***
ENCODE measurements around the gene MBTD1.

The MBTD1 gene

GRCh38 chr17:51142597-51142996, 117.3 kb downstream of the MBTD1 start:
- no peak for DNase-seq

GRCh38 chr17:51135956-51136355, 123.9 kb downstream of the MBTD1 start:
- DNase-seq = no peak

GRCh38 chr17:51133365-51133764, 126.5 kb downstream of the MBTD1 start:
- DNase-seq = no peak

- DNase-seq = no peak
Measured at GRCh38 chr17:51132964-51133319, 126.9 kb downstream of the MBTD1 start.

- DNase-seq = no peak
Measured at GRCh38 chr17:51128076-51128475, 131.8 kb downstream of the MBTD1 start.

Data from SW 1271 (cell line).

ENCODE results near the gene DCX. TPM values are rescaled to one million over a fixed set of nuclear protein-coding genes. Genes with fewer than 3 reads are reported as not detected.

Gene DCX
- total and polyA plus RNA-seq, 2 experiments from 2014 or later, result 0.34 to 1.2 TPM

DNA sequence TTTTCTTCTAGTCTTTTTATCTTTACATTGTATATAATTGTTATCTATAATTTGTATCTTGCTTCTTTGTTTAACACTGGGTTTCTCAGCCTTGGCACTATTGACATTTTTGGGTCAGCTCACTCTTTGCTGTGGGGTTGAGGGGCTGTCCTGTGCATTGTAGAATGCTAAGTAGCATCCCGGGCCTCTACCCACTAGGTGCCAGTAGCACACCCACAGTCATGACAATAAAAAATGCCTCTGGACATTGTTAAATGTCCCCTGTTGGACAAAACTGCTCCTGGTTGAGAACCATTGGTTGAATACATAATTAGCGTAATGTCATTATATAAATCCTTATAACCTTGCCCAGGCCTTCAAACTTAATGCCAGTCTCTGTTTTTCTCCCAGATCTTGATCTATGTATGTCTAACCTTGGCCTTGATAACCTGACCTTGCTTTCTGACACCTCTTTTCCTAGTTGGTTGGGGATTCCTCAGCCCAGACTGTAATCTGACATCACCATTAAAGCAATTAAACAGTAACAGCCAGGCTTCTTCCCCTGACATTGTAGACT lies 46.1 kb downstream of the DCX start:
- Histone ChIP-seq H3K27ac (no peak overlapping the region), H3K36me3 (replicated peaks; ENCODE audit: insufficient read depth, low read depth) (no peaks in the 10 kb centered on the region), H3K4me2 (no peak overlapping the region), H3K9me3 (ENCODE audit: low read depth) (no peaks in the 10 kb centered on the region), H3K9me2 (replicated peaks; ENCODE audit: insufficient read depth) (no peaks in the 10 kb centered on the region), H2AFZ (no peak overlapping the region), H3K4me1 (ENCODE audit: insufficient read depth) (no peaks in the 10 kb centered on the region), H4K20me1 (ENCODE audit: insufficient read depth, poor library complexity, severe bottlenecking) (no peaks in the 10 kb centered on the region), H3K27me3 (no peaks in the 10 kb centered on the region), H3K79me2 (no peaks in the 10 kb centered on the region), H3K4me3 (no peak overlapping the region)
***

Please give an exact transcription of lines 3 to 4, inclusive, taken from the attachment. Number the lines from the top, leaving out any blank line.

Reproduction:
GRCh38 chr17:51142597-51142996, 117.3 kb downstream of the MBTD1 start:
- no peak for DNase-seq